But how can we sit idly by as so many of our fellow Americans are killed by guns? It is as if we have collectively decided that these deaths are acceptable loses. Even after mass shootings nothing seems to change, generally due to political considerations.

And we see politics at play again over the heartbreaking shooting death of Kate Steinle in San Francisco last week by Juan Francisco Lopez-Sanchez, a man who was not in the country legally. Many on the right, like Donald Trump, refuse to talk about the gun aspect of this crime and solely want focus on Sanchez’s immigration status because it plays to their political base. (I doubt Trump would ever mention that 70 percent of the guns recovered by the ATF in the Mexican drug war between 2007 and 2011 originated in the United States. Talk about exporting dangerous things to another country.)

So while we are confirming a new Chairman of the Joint Chiefs of Staff to protect us from global threats, isn’t it time to create a federal level “Department to prevent gun deaths” to protect us from this domestic threat?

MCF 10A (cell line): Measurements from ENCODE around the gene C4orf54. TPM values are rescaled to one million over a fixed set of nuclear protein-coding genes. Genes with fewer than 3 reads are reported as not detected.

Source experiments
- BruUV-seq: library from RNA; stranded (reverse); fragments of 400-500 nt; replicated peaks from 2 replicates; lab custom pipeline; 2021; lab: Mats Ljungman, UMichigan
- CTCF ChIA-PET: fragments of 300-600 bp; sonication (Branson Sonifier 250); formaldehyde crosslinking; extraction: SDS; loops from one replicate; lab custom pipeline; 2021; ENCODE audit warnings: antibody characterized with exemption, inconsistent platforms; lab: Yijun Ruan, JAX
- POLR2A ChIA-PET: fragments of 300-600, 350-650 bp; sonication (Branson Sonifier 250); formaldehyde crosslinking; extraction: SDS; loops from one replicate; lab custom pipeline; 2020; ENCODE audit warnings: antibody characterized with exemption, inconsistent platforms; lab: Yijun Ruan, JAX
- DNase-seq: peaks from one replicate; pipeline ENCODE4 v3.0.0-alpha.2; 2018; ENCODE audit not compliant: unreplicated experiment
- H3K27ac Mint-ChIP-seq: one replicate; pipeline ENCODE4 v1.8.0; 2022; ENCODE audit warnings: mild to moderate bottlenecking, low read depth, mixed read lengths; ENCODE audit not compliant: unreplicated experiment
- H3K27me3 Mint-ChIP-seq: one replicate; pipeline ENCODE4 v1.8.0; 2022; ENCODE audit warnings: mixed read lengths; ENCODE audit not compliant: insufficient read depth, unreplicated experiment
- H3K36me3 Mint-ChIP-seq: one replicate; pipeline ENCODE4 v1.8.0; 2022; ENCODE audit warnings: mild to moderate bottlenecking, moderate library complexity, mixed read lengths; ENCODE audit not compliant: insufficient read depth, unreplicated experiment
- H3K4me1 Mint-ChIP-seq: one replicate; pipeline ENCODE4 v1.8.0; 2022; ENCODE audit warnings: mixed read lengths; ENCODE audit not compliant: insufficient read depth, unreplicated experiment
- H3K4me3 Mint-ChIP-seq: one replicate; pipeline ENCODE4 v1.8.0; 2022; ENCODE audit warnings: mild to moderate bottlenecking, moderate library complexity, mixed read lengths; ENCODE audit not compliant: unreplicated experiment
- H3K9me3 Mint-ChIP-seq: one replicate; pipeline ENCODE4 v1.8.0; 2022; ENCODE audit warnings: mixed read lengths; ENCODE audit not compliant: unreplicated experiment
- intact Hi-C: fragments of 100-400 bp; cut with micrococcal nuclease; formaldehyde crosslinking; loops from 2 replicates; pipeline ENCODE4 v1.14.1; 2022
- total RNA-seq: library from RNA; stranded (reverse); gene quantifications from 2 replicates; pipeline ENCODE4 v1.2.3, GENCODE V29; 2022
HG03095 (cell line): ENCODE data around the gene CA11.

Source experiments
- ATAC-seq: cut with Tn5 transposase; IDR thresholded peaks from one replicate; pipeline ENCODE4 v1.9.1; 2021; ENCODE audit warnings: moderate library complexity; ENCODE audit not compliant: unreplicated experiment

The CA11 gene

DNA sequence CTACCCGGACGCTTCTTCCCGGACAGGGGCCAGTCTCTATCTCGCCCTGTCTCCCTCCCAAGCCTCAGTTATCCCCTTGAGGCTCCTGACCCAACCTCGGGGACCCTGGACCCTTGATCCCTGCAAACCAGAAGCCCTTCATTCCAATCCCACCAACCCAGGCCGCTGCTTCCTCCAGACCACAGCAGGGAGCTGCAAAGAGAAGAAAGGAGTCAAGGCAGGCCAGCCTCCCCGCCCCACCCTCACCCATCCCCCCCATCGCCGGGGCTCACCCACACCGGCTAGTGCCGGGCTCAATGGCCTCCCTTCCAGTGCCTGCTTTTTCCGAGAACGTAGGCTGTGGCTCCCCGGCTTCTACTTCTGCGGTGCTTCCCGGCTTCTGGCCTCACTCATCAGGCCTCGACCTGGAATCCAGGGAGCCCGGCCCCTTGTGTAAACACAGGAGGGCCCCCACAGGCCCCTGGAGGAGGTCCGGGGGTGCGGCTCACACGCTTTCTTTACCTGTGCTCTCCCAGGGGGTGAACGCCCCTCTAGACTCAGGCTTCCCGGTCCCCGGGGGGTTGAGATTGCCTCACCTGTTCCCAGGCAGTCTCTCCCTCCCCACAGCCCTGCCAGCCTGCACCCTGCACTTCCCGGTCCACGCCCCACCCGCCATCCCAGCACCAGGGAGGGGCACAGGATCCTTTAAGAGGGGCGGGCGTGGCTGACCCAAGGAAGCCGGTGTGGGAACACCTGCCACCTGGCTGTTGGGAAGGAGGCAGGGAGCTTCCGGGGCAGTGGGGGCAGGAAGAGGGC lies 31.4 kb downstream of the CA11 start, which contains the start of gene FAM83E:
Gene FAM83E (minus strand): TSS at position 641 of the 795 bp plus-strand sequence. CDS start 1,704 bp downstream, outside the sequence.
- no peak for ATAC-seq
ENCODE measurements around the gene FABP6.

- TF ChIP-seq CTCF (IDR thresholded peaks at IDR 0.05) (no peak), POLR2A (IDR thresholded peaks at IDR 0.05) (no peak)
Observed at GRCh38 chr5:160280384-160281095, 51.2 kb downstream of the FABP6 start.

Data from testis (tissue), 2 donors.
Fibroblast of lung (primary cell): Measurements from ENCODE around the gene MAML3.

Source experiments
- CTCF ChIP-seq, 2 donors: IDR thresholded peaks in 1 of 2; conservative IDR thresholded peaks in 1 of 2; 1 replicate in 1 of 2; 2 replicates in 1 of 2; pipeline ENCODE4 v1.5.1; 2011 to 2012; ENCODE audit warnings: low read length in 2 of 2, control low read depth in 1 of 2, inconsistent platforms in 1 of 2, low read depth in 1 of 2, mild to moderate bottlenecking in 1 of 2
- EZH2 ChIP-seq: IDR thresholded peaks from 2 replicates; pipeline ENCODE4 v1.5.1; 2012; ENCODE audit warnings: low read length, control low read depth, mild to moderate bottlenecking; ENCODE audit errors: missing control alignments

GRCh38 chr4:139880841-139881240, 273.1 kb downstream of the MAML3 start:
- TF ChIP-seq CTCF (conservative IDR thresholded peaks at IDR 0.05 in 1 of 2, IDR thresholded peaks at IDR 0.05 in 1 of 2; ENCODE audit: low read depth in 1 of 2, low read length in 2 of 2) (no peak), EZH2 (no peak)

The federal government’s current gun-related tasks would be unified and integrated into this new department in an effort to increase effectiveness, much the same way we saw the Department of Homeland Security bring together the responsibilities of 22 different agencies under its auspices.

For starters this new agency can ensure that the federal law barring federally licensed gun dealers from selling firearms to people convicted of crimes or with mental illnesses is fully functioning.  As we learned just last week, the Charleston shooter Dylann Roof should not have been able to legally purchase a gun as he did because of his criminal record. However, a background check flaw allowed that to happen.